Diversity, Equity, and Inclusion

The Council on Foundations joins with other national philanthropy serving organizations to stand in solidarity with ABFE: A Philanthropic Partnership for Black Communities in their call for philanthropy to take action on anti-Black racism.

In conversations across the country with foundations leaders who generously helped to crystalize the Council’s vision for the future, one thing was clear. These philanthropic leaders are devoted to the missions and communities they support and are constantly looking for ways to do more.

I’ve just finished a year-long program that aims to bring more diverse senior leadership to the philanthropic sector. My time with the Council on Foundations’ Career Pathways program was transformative and will, no doubt, have an impact on my thinking and career trajectory in ways that I can’t yet even imagine. So why am I not on top of the world?

When I first met this cohort, I knew immediately that we were destined for a similar fate. The power to move and change was in the room the first time we gathered, and we’ve already begun to see what we build when we operate in concert. Yes, as individuals, we’re rather wonderful, but as a cohort, we are formidable.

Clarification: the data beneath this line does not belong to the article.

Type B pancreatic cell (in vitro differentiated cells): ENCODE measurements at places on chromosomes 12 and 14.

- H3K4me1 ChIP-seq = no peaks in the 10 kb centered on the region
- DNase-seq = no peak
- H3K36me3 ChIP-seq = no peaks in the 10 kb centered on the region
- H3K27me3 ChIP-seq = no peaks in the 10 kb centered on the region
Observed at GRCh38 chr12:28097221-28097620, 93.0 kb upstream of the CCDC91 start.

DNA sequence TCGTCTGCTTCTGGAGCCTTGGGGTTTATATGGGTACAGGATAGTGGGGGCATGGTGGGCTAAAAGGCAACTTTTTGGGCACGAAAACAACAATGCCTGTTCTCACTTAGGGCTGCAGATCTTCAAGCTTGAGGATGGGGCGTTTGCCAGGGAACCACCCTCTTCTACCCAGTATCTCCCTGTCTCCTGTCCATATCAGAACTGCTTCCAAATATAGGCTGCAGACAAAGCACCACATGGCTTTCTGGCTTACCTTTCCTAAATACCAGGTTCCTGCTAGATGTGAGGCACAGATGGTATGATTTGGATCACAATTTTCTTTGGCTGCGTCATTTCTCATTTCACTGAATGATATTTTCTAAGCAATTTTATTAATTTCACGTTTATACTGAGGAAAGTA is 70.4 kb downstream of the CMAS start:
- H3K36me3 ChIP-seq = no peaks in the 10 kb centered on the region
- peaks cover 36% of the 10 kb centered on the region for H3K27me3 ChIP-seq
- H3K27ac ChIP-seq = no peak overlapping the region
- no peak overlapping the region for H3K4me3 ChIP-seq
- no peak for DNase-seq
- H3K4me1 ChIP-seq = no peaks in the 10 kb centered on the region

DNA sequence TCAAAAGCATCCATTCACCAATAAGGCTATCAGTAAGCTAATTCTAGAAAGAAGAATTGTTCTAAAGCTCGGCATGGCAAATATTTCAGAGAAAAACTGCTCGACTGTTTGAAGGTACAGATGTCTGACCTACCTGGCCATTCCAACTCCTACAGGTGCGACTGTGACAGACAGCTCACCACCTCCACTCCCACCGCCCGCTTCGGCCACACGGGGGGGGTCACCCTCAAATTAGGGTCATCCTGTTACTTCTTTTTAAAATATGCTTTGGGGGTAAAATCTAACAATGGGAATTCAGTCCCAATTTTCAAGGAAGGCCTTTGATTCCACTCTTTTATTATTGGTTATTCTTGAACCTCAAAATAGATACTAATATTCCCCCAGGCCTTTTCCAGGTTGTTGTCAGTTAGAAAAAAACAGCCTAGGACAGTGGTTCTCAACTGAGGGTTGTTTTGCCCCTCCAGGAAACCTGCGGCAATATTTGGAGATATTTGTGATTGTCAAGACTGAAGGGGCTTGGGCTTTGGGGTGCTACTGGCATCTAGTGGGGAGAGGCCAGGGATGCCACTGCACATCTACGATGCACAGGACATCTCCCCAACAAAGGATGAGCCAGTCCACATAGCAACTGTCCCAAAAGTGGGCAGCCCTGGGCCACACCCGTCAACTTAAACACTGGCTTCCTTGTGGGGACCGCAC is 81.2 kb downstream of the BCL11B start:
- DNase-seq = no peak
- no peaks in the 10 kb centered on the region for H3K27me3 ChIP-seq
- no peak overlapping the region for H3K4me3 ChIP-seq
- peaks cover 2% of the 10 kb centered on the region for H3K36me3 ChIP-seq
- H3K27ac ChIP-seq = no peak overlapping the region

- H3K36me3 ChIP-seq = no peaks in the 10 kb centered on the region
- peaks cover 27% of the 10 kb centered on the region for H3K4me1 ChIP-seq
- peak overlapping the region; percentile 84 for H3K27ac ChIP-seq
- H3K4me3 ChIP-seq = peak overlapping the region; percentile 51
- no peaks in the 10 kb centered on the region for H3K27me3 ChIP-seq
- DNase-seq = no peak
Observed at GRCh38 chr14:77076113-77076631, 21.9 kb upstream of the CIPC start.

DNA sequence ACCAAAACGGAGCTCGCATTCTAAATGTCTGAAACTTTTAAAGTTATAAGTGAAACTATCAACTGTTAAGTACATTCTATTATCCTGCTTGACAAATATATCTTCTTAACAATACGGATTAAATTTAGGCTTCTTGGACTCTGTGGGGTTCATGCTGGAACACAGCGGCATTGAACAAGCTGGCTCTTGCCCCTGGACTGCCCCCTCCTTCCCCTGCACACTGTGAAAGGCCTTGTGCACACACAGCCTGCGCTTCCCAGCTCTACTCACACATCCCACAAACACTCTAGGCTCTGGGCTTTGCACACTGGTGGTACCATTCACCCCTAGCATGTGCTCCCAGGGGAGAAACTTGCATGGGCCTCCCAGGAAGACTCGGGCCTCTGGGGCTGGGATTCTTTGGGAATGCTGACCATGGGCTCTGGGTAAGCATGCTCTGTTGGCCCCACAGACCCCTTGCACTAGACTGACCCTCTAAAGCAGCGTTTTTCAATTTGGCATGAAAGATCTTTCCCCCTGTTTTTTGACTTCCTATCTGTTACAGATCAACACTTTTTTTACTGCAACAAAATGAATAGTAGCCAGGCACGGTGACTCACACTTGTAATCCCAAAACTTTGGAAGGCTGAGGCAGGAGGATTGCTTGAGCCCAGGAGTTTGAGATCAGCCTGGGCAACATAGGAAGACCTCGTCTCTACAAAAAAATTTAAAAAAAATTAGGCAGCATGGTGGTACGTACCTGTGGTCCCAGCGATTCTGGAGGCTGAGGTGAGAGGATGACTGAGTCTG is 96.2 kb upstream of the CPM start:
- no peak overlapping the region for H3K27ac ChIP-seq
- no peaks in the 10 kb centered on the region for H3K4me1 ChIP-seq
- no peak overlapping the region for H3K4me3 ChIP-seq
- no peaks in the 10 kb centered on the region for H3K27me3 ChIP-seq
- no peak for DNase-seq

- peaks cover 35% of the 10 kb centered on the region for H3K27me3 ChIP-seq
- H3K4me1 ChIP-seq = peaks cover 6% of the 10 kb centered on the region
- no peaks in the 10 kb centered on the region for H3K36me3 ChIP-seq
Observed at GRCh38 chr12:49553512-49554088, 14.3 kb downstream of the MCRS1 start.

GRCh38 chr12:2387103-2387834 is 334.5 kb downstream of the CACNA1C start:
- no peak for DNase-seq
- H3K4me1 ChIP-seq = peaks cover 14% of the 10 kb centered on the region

At our Chicago learning session, I was inspired by the approaches of colleagues from the MacArthur, Kellogg, Joyce, Grand Victoria, and California Wellness foundations, alongside friends from BoardSource and the Council on Foundations. Over the course of three days, these brilliant women (yes, they were all women!) tackled various aspects of organizational leadership: being the CEO, managing board relationships, re-imagining grantmaking processes and tools, leading organizational change, tackling investments and finances, communicating effectively, and understanding key legal issues in the field.

After working in the philanthropic field for the past 10 years, the Council on Foundations Career Pathways Program gave me the opportunity—and frankly the time—to seriously consider being an executive leader in the sector. It’s not something I could always see for myself.